Tunis, Tunisia – The United States has slashed its military and civilian aid to Tunisia. A desperately needed $1.9bn International Monetary Fund loan continues to be delayed with the possibility of a US veto. And an almost $500m grant from the Millennium Challenge Corporation, a US aid agency, is unlikely to proceed.
The main reason, according to analysts: Tunisia’s increasingly authoritarian drift under President Kais Saied, which is contributing to the North African country’s increased international isolation.
Cash-strapped Tunisia is losing funding at a time when it needs friends to help pull it up from an entrenched economic nosedive.
“The president has spoiled or in some ways has destroyed the image of Tunisia as the one Arab Spring success story,” said Kenneth Katzman, senior fellow at the Soufan Centre think tank and recently retired from the US Congressional Research Service. “If you do that, you pay a price.”
The reduction in US funding in particular, from $88.9m in 2021 to $55.2m in 2022 and further cuts expected this year, is a big blow to Tunisia, a sign of the shifting winds in international perceptions of the country and Saied’s own increasingly precarious position.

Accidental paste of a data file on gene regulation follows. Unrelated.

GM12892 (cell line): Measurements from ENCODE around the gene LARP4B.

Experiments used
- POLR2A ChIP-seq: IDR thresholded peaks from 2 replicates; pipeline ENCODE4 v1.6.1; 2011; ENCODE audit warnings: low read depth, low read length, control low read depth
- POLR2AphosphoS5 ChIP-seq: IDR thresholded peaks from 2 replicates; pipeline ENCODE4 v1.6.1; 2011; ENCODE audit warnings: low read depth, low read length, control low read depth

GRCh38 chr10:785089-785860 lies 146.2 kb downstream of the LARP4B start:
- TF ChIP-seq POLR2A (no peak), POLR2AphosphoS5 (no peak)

Since Tunisia’s revolution in 2011, which overthrew long-term leader Zine El Abidine Ben Ali and ushered in what appeared to be the Arab world’s strongest democracy, the US has been one of its biggest foreign donors, giving hundreds of millions of dollars.
However, Saied’s policies during his presidency have changed US and international attitudes.
Most notable was his decision to suspend parliament and unilaterally dissolve the government in July 2021 before ruling by decree and introducing a new constitution that entrenches power in the president’s hands.